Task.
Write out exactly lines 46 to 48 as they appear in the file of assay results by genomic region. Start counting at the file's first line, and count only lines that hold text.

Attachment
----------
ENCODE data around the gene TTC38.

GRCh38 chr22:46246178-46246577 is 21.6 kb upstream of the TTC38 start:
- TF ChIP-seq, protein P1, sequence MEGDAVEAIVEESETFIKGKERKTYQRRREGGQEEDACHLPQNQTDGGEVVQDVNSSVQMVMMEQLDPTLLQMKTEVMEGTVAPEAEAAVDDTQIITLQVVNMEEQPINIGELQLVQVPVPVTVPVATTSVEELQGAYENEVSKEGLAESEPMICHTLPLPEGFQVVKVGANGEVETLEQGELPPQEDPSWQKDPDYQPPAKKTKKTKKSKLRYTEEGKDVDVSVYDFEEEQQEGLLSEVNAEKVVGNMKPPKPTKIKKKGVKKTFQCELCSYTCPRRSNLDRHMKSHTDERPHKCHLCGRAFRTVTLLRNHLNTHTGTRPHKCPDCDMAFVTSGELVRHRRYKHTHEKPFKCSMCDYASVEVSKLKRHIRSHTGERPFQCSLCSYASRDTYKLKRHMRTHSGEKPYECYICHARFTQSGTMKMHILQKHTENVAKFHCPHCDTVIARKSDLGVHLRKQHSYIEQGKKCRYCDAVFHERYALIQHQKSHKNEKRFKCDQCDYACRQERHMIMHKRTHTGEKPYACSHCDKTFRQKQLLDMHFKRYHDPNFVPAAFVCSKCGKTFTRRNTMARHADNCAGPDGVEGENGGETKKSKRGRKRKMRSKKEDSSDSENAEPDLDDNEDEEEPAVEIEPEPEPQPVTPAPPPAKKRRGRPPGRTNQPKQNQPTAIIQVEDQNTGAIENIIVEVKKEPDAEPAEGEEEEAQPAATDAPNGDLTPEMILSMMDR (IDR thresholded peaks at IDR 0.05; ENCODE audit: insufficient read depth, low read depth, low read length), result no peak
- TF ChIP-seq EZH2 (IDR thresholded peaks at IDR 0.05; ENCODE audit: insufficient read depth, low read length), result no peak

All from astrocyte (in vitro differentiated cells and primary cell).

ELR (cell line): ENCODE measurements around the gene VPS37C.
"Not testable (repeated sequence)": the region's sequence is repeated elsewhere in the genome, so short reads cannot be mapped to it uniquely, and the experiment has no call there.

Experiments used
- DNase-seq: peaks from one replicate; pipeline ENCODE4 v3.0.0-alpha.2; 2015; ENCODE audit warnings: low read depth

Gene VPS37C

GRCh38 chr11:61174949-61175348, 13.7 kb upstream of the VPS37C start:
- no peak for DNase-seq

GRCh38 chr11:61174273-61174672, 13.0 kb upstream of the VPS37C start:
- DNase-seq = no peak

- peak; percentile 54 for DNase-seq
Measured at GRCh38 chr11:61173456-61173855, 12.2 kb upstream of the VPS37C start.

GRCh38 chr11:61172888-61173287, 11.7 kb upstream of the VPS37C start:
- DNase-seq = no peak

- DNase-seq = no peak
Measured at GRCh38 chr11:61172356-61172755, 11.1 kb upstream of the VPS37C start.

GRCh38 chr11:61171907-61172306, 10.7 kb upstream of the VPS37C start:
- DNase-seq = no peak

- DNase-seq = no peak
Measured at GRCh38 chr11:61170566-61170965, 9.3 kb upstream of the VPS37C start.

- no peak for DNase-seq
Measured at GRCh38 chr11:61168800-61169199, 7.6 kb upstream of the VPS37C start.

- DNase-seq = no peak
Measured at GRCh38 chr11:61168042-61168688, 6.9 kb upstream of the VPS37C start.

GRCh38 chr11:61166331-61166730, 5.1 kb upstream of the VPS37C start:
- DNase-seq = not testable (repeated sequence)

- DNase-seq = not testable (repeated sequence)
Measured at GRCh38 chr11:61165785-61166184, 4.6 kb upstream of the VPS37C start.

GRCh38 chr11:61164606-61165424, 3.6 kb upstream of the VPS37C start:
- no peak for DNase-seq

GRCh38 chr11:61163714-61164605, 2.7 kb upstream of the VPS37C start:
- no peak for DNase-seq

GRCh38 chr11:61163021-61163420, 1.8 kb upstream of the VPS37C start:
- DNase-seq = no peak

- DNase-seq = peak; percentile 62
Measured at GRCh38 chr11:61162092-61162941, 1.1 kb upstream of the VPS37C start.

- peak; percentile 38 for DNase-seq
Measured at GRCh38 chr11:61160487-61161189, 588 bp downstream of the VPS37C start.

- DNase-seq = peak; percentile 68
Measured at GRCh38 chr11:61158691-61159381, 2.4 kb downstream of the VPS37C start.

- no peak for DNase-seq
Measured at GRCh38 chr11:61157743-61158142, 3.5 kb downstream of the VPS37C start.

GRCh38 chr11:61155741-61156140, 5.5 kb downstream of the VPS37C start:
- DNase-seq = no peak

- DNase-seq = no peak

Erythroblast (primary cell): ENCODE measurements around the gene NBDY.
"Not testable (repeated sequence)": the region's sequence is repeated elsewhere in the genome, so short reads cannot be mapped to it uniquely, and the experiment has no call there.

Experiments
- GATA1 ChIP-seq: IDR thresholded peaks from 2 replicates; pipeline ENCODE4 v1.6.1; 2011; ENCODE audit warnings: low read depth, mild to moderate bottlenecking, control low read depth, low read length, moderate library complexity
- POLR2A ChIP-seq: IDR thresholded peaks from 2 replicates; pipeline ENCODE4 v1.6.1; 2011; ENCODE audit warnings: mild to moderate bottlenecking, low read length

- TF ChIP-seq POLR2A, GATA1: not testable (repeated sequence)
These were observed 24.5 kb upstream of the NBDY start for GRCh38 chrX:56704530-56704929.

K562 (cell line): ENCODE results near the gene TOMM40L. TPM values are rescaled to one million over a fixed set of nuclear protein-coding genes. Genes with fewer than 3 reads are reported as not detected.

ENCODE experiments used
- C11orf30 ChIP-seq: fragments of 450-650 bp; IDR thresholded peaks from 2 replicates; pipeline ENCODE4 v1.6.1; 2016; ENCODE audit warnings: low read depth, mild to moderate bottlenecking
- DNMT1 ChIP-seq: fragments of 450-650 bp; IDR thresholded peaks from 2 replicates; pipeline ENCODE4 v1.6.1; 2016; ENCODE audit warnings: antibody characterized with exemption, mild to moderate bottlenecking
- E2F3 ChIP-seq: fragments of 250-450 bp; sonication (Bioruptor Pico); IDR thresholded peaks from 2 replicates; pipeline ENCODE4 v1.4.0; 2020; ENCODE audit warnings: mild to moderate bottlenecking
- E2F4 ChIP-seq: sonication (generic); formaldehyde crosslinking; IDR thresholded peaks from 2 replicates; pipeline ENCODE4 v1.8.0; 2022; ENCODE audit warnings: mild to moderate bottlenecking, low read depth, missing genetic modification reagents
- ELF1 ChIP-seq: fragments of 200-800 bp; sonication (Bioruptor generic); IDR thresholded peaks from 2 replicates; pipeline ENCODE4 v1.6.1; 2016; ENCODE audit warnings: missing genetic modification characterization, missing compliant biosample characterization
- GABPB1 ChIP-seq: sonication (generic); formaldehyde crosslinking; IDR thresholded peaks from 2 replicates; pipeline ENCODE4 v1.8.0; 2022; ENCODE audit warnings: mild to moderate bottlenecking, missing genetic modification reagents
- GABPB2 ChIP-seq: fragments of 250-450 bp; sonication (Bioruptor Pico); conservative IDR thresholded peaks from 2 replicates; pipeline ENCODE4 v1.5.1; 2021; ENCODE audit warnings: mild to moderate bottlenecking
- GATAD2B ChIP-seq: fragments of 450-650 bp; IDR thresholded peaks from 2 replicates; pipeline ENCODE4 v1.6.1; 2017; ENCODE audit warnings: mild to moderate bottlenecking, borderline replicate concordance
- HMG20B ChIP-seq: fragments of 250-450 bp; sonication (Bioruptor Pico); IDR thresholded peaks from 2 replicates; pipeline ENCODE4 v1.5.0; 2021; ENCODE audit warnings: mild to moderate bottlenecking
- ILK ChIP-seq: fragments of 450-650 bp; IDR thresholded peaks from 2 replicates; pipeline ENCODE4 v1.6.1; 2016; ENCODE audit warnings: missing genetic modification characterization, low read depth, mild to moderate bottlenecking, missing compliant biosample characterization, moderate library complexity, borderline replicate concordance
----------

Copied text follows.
Measured at GRCh38 chr11:61157743-61158142, 3.5 kb downstream of the VPS37C start.

GRCh38 chr11:61155741-61156140, 5.5 kb downstream of the VPS37C start:
- DNase-seq = no peak